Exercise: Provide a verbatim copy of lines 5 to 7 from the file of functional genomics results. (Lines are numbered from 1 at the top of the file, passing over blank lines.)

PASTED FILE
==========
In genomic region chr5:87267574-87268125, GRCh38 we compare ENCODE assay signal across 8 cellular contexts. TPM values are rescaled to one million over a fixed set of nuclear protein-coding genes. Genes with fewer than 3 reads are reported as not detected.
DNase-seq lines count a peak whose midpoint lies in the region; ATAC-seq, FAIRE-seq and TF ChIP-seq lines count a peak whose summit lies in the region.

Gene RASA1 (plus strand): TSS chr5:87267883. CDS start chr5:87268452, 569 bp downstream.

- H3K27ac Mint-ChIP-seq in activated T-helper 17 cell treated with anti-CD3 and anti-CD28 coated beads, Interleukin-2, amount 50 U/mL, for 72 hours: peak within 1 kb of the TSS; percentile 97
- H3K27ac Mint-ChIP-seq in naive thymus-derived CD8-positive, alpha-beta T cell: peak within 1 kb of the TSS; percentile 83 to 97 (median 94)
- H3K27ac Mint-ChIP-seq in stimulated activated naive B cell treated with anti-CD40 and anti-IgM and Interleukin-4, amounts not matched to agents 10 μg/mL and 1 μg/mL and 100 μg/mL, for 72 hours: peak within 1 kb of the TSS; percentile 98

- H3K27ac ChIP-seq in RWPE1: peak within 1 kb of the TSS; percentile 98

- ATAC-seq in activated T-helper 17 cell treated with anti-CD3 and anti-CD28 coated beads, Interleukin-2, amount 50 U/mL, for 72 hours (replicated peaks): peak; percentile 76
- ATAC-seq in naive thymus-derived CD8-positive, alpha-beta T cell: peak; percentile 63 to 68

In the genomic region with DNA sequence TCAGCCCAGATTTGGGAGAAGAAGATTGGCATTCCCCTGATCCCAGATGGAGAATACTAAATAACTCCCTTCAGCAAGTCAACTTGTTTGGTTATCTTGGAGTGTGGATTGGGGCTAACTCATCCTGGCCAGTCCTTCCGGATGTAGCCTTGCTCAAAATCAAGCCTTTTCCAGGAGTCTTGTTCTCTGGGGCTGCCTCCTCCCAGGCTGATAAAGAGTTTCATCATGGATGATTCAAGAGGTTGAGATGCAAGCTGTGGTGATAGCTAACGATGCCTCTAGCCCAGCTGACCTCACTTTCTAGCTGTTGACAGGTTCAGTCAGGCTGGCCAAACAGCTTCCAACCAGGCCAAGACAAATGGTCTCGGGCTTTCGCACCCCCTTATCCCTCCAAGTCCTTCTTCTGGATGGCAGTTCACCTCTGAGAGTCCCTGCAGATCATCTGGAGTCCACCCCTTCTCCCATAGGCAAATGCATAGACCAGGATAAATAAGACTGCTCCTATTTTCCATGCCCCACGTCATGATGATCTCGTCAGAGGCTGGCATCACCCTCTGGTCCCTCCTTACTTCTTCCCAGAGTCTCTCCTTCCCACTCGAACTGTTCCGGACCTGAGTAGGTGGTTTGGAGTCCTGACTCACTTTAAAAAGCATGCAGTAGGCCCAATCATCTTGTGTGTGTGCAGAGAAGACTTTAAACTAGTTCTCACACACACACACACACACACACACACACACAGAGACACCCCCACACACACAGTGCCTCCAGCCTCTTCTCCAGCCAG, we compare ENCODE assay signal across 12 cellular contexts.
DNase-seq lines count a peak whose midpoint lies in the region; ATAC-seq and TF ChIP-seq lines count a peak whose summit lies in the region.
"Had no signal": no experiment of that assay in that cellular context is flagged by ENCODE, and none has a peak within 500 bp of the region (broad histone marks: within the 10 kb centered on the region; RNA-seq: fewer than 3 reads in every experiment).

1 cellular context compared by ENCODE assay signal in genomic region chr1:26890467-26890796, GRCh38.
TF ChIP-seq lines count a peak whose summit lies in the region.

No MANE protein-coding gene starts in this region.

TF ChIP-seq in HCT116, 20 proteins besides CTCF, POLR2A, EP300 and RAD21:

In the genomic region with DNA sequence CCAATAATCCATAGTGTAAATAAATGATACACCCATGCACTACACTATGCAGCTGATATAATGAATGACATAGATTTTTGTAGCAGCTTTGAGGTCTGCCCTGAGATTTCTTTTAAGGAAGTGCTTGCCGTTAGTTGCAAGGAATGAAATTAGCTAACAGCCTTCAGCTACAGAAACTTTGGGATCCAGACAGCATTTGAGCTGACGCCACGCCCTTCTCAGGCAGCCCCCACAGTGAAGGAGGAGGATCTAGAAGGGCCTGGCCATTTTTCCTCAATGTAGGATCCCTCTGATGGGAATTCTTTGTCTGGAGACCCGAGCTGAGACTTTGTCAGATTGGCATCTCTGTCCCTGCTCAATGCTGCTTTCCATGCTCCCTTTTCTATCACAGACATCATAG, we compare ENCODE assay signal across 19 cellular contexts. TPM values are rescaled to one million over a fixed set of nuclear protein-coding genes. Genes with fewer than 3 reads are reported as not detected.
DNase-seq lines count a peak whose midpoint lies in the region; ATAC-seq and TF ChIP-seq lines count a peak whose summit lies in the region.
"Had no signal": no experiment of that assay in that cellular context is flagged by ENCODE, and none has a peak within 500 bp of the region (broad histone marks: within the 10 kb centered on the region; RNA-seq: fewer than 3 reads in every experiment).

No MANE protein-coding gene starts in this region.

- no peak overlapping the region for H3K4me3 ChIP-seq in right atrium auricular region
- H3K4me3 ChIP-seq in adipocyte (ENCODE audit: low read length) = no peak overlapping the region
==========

- H3K27ac Mint-ChIP-seq in naive thymus-derived CD8-positive, alpha-beta T cell: peak within 1 kb of the TSS; percentile 83 to 97 (median 94)
- H3K27ac Mint-ChIP-seq in stimulated activated naive B cell treated with anti-CD40 and anti-IgM and Interleukin-4, amounts not matched to agents 10 μg/mL and 1 μg/mL and 100 μg/mL, for 72 hours: peak within 1 kb of the TSS; percentile 98

- H3K27ac ChIP-seq in RWPE1: peak within 1 kb of the TSS; percentile 98